Salinger's Letters by Nils Schou
|Salinger's Letters by Nils Schou|
|Category: General Fiction|
|Reviewer: Anna Hollingsworth|
|Summary: A struggling author tries to come to grips with his depression through corresponding with J. D. Salinger. Much too superficial in style, this novel fails to wholly do justice to its content.|
|Buy? No||Borrow? Maybe|
|Pages: 270||Date: November 2015|
|Publisher: Sandstone Press Ltd|
Dentist-turned-author Dan Moller is struggling, both financially and mentally, when an opportunity presents itself in the form of a pair of Americans. They offer to sweep away Moller's financial worries in exchange for his correspondence with J. D. Salinger, the elusive author of The Catcher in the Rye. What follows is, for Dan Moller, a journey to America to meet Salinger, and, for the reader, a journey through these letters into Moller's relationship with his depression, the lives of the eccentrics in his writers' collective, and into Western intelligentsia ranging from Kiergegaard's writings to a psychedelic apparition of pop icons featuring Andy Warhol and Woody Allen.
The crux of Salinger’s Letters is very much formed by these layers alternating between the stories told through Moller's experiences in America and those unfolding through the correspondence between the two authors. Schou masters the art of the multilayered structure, transitioning with impeccable smoothness between Kopenhagen and New York, and university football matches and LSD-fuelled trips into a depressed mind. All of the layers, although seemingly disparate, contribute in their own ways to the thematic overlay of the novel, a picture of a man and his depression.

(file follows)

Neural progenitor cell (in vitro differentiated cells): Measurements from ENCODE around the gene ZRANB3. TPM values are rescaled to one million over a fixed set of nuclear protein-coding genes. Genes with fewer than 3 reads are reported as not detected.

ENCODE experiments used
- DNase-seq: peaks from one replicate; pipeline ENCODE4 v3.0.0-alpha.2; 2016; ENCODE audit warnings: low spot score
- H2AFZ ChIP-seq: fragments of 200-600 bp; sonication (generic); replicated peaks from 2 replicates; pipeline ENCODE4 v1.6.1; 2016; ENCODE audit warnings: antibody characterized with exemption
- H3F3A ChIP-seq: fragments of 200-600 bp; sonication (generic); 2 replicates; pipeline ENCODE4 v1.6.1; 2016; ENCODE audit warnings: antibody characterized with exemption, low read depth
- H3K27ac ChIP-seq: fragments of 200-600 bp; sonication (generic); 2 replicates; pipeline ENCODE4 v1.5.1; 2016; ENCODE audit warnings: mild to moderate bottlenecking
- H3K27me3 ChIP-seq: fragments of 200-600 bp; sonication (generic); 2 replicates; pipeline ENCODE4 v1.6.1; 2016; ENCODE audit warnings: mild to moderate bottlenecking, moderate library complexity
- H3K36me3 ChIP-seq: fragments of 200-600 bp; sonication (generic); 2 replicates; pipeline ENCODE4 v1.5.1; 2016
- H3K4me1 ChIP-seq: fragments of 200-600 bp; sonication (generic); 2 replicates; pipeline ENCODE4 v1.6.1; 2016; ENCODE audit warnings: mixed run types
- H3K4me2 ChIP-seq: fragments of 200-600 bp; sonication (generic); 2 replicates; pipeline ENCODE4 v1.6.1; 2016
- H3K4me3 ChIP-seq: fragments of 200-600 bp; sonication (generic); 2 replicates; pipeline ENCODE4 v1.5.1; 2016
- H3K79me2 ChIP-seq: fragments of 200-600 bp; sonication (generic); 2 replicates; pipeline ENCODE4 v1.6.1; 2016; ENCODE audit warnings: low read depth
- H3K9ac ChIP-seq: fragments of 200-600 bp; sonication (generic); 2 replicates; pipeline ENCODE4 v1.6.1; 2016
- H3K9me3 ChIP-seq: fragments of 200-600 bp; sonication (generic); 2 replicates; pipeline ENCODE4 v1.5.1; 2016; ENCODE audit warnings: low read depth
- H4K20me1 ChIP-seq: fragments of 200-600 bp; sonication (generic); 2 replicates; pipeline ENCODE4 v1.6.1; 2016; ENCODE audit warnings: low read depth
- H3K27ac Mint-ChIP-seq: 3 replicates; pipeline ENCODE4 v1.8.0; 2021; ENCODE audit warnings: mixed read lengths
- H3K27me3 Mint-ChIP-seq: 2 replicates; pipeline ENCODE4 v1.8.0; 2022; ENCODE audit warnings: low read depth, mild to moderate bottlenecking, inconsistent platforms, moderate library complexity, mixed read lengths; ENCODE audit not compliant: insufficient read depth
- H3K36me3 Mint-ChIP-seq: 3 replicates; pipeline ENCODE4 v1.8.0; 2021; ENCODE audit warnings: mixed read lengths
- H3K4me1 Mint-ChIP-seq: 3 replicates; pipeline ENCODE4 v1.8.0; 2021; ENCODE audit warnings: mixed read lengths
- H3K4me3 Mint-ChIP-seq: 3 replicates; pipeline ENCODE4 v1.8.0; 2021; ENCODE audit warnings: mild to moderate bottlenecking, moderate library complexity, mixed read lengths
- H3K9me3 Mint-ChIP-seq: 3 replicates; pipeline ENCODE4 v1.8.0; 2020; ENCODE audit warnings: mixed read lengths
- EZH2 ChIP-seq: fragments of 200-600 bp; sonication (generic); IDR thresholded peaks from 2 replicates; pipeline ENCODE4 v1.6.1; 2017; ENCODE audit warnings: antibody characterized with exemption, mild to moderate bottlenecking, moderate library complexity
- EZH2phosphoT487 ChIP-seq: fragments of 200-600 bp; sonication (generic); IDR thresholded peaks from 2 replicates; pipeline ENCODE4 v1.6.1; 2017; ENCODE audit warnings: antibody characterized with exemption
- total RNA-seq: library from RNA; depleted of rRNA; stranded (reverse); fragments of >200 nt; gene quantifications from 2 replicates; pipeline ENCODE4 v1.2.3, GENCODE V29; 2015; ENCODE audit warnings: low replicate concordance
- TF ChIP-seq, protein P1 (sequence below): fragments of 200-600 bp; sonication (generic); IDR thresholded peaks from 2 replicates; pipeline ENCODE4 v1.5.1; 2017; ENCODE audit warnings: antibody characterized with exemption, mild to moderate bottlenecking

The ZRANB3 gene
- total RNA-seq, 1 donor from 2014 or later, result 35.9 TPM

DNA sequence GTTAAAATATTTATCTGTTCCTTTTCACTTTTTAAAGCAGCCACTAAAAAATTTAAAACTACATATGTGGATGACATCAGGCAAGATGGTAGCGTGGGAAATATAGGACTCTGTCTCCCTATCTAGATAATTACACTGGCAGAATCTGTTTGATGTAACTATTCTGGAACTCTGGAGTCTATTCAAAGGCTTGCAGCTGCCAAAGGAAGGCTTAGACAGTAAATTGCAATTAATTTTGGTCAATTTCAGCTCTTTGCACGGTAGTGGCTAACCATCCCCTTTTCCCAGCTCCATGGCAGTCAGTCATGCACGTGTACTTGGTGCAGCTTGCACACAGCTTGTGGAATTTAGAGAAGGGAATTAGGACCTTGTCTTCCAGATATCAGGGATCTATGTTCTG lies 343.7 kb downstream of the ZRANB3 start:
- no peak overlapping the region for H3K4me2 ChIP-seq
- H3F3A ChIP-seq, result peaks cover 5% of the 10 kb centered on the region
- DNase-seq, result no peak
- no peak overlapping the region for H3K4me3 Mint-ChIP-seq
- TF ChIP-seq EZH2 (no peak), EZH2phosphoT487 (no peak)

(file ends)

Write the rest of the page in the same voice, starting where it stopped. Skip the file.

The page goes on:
It is precisely this non-linear structure that allows Schou to populate his novel with an intriguing cast of characters, spanning several decades and spread across two continents. Different chapters zoom into the lives of Puk, the centre of all literary life in Copenhagen, Nora, the Marilyn Monroe of literature, Dr Schroder, the corrective jaw surgery professor sharing Moller's very particular variety of depression, as well as Amanda, the personification of Moller's depression. This is what the novel succeeds in the best: providing sneak peaks, as it were, into the worlds of diverse characters, consistently shedding more light onto one central theme.
However, Salinger's Letters fails to realize its full potential, falling into the trap of providing more breadth than depth. The characters' actions often come across as unmotivated, and their mindsets will change without much elaboration; while such a way of storytelling may sometimes be justified as an artistic choice or literary device, in Schou's writing it comes across as a failing in style and skill. The diverse surroundings fail to draw the reader in, serving merely as a soulless backdrop to the plot, so that Schou's writing leaves the reader an outsider, with a feeling of only scraping the surface of what could be something much more vibrant and tangible – instead, the storytelling is superficial at best and abrupt and clumsy at worst.
Salinger's Letters is a novel with unfortunately unrealized potential; it is an enjoyable read rich in cultural references, but in the end it is a bit too much of a light page-turner to wholly do justice to its substance.
If this book appeals to you, then you might also like to try The Interpretation of Murder by Jed Rubenfeld.
You can read more book reviews or buy Salinger's Letters by Nils Schou at Amazon.co.uk.
You can read more book reviews or buy Salinger's Letters by Nils Schou at Amazon.com.
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